Past as Prelude: What Can Recent Trends Tell Us?Surveying mid-prestige/high-price private colleges,early indicators reveal post-2008 trends: – overall application decreases as high as 20% – inside those gross numbers, financial aid applications dropped by 5-10% while, – “full-pay” applications decreased by a factor of three or four times as muchSome showing price UP, discount UP and per-familycost DOWN, academic quality DOWN – NTR UP only because they are growing class size…for now
Affluent Students: Attributes to consider a college that’s not my first choiceIncreasingly cost sways students and parents to lower-choice colleges. Source: Cappex July 2012 Survey: N= 1,270 Parents and 1,200 Students; Affluent income: $100k to more than $250k
Future Check: from unwilling to unable to priced-out in a generation• Across the affluence spectrum, ability and willingness to pay is decreasing at best.• As ability to pay increases, willingness to pay decreases: – more and more students are going to their “second choice” colleges because of cost.• If the more-affluent current parents are balking at paying today’s costs what will the next generation of parents do? – …the first American generation pundits predict less well off than their parents….• The next cohort of less-affluent parents will have an even more difficult time paying if college prices freeze today.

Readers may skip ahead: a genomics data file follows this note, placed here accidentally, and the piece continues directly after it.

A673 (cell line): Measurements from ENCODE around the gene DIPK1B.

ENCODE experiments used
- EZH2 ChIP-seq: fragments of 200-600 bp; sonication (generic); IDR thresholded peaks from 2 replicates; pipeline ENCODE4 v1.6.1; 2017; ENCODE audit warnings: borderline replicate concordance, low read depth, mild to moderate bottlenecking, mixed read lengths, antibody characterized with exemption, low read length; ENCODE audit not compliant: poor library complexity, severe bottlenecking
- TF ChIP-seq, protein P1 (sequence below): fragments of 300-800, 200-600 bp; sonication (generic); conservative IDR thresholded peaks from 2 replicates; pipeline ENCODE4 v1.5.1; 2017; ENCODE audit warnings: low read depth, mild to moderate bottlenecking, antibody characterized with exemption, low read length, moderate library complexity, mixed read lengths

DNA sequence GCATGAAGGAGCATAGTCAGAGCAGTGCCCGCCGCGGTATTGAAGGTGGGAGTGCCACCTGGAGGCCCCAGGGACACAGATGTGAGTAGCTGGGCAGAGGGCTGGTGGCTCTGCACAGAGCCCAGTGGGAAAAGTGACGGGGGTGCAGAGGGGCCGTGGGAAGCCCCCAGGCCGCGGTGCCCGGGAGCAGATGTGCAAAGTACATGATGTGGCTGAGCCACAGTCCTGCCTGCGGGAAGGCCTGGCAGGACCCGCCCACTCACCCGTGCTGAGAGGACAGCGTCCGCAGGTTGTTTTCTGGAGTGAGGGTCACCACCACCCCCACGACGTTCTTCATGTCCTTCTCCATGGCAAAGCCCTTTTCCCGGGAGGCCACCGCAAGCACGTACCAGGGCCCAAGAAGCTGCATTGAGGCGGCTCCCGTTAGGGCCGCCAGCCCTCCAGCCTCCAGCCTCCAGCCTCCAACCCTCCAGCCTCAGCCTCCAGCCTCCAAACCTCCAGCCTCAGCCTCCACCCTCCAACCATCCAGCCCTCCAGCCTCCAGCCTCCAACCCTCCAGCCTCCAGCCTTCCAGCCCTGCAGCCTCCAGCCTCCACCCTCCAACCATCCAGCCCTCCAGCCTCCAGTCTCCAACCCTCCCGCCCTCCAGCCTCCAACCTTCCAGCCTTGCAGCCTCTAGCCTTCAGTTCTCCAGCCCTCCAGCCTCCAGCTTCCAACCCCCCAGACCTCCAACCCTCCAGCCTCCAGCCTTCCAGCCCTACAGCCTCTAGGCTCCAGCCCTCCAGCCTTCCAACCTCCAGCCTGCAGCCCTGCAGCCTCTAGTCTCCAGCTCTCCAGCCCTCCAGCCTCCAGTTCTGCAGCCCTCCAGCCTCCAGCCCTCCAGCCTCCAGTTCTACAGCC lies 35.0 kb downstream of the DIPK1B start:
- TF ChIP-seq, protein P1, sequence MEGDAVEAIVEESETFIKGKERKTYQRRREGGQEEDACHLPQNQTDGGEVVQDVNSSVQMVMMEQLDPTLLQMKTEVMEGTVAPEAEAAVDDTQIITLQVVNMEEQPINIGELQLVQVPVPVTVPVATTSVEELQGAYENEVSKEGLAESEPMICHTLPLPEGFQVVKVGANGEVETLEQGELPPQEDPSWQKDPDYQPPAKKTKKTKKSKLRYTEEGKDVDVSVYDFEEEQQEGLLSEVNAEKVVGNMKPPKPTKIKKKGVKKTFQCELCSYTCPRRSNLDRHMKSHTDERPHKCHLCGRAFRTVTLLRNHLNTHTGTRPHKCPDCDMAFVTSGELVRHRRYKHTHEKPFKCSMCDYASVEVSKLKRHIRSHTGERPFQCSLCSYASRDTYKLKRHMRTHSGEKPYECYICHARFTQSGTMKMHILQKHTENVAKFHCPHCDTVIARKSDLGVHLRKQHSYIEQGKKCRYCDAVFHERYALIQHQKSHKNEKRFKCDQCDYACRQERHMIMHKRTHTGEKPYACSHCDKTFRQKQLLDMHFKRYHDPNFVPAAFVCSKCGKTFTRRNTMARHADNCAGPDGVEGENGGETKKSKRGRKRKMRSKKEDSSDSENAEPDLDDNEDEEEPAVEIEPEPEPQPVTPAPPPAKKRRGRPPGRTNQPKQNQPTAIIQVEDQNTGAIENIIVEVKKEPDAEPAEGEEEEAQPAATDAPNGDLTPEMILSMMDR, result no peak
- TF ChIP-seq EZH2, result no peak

“I’m from the government and I’m here to help.”
The Choice: Lead or Follow• Wait for market forces? – Family choice• Wait for regulatory forces? – Government money• Wait for retirement? – Opportunity won’t be better, later• Or accept stewardship responsibility and lead change from a position of strength and knowledge?
The Choice to Lead• Wesleyan – Wesleyan University announced that it was moving away from need- blind admissions. – Established a three-year bachelor degree.• Grinnell: President Raynard Kington on reviewing need-blind admissions – “I think everybody realizes that something has to change or that well have to face even tougher choices down the road.”• Sage – 4 year tuition freeze • a gain of $13M NTR• Concordia – 33% topline price slash
So What Do We Do?• Take action: we are not “just” recruiters and counselors – Bridging the on- and off-campus constituencies, we are valuable sources of information• Return home and announce your newly-realized authority with commitment, passion, and intelligence – Work creatively with on-campus colleagues to find sustainable situation-appropriate solutions, take “prudent risks” – Forge community partnerships to nurture the “supply chain” – Have your president’s back and use data to urge leadership to: • accept their stewardship responsibility to objectively and creatively look to the future • “Those were the days…” and they are gone – Proclaim that New Normal rewards are success more than comfort – Help people understand that accepting reality is not lowering ambition